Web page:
Human ecology

A useful concept and a clarifying name from Pope Francis:  People worry about the state of the natural environment, he observed.  But they also need to worry about the social environment.  Family breakdown, rampant immorality, and materialistic hedonism damage what he calls the “human ecology.”  [Read more...]

Why non-conformists look the same

A mathematician took up the topic of hipsters.  Specifically, why different individuals who try not to conform to what is seen as normal end up looking and acting very much like each other.

After the jump, read the details, link to the math, and consider my thoughts on the matter, which offers a different account of non-conformists and sort of a defense of hipsters. [Read more...]

Thou shalt not covet

Chuck Bentley at the American Thinker discusses the forgotten Commandment (some might say, the forgotten two Commandments):  “Thou shalt not covet.”  He argues that coveting–that is, envy–is at the root of many of our economic, political, and cultural problems. [Read more...]

America’s third favorite holiday

Halloween is America’s third favorite holiday,  just after Christmas and Thanksgiving. (See the whole list after the jump.)  Halloween used to be a holiday mainly for children dressing up and going trick-or-treat, but now it has been seized by adults, who also like to dress up and scare themselves.   Why do you think Halloween has become so popular in our culture?   Is there something about American individualism that makes us enjoy dressing up, putting on a mask, and pretending to be someone else?   I hear that the big Halloween dress-up thing for this year is to make yourself up to look like an Ebola victim.   The Halloween vogue would appear to be related to the aesthetics of darkness and horror that seem to be dominant in our popular culture, judging from our movies, books, films, art, television shows, and video games.  This would seem to accord with what the recent pope called our current “culture of death.”  Maybe death provides the mystery, the sense of the uncanny, the non-rational emotions even though they be horrific, that can substitute for the mystery, the sense of the supernatural, and the religious experiences associated with a transcendent faith.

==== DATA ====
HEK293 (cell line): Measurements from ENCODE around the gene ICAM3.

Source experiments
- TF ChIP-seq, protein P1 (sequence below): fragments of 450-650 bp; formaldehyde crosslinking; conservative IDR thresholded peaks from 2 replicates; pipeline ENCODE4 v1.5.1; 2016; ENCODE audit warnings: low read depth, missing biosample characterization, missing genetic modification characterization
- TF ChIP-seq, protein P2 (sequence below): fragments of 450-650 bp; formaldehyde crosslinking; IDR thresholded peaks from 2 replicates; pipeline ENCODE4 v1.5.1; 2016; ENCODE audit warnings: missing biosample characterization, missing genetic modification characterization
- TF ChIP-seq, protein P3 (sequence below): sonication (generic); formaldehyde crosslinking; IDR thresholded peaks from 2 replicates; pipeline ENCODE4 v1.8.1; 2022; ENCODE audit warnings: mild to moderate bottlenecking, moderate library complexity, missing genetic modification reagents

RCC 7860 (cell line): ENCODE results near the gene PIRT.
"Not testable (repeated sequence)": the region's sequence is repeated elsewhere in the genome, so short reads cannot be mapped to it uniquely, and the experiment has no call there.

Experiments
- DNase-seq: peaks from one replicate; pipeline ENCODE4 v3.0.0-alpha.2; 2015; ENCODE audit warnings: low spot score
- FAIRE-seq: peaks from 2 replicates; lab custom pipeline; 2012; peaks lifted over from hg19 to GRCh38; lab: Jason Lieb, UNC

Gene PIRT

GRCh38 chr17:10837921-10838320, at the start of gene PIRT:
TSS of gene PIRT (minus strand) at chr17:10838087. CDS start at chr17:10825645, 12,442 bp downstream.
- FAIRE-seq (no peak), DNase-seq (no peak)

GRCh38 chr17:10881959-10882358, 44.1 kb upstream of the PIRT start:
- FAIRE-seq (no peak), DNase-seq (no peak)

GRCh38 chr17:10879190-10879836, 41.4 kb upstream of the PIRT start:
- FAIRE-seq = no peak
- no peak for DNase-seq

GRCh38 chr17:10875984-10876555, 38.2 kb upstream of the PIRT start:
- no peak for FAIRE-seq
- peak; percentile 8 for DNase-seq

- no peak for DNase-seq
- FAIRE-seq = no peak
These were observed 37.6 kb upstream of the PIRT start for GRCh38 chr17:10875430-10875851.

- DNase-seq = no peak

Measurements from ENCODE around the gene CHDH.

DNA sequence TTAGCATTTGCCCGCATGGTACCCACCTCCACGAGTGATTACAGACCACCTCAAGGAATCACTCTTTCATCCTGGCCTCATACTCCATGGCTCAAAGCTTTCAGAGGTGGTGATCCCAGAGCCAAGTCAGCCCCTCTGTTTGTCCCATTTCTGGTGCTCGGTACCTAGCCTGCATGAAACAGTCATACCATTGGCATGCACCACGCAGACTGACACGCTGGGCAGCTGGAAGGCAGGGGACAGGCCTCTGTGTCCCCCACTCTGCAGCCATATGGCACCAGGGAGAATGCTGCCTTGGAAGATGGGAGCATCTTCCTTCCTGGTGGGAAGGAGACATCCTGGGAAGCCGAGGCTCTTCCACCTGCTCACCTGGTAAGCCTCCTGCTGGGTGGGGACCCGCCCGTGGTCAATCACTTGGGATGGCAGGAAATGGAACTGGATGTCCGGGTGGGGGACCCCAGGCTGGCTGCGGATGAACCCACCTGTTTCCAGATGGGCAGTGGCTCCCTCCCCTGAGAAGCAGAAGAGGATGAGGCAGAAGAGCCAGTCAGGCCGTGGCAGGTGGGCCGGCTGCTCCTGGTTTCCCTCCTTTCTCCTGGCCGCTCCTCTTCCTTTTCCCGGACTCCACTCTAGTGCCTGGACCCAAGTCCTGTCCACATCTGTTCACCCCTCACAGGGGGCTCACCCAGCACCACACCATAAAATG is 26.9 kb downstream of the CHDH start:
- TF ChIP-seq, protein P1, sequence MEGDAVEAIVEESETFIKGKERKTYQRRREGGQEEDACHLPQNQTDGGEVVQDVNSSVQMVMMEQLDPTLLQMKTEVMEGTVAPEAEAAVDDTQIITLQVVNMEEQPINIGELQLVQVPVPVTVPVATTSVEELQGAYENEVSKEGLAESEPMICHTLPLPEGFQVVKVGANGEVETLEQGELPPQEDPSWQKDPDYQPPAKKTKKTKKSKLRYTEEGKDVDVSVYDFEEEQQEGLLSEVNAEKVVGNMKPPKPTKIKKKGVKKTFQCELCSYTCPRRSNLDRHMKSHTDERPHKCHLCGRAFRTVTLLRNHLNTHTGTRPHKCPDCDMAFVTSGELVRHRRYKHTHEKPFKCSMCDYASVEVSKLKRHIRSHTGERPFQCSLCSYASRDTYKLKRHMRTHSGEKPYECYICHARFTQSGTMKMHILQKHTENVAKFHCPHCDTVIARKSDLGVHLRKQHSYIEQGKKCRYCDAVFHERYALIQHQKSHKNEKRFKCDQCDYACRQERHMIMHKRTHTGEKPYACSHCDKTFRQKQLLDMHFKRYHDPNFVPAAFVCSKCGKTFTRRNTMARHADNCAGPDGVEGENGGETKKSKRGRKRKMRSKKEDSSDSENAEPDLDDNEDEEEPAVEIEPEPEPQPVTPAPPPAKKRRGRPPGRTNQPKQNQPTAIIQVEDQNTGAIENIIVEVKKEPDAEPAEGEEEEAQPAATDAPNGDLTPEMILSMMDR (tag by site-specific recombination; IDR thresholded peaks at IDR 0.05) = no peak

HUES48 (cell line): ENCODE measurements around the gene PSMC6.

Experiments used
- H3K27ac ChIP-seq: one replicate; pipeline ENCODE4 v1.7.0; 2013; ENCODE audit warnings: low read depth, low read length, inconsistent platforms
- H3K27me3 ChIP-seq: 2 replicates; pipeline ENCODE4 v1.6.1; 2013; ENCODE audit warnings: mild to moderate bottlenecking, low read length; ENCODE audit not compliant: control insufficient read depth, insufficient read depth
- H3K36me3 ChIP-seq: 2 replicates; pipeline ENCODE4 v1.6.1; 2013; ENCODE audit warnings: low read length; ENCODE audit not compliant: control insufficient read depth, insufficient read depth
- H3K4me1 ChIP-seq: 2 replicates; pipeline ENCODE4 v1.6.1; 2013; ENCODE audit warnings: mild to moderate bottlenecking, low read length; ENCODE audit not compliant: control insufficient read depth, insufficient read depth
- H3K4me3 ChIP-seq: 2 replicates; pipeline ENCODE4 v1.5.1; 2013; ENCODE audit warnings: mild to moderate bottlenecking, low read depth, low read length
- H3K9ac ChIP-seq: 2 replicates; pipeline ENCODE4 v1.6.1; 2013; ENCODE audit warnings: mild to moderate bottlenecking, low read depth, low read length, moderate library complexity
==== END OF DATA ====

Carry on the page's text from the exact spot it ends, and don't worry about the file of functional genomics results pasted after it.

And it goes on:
I don’t intend to take an anti-Halloween stance, as such, in this post.  I’m just curious why the holiday has jumped ahead of Easter, patriotic holidays like the 4th of July, and even people’s birthdays in popularity.  What significance do you see in this? [Read more...]

Why a millennial Christian loves the liturgy

Rev. Erik Parker, who blogs at The Millennial Pastor, has written a thoughtful piece on why he and others of this millennial generation prizes liturgical worship.  He does not attack contemporary worship, and he writes in an irenic tone, summarizing the various attempts the church has made over the years to attract “the younger generation” and citing his own experience in and out of the church.  He then explains how and why “Liturgy can engage the young people.” [Read more...]

Attraction, not argument

Michael Brendan Dougherty discusses the doom and gloom many Christians feel about the church’s prospects in contemporary culture.  He disagrees that things are that bad and says that there are two ways the church grows:  by biology and by “attraction, not argument.”  He goes on to quote Pope Benedict XVI who said that “The only really effective apologia for Christianity comes down to two arguments, namely, the saints the Church has produced and the art which has grown in her womb.”

Would that the church today would grow some art in her womb that would have elements of attraction!  Is this just more theology of glory wishful thinking?  Won’t a period of cultural exile, weakness, and humiliation under the Cross do the church some good?  Or does the author make a good point?  If he does, what should change in the way the church goes about its business? [Read more...]


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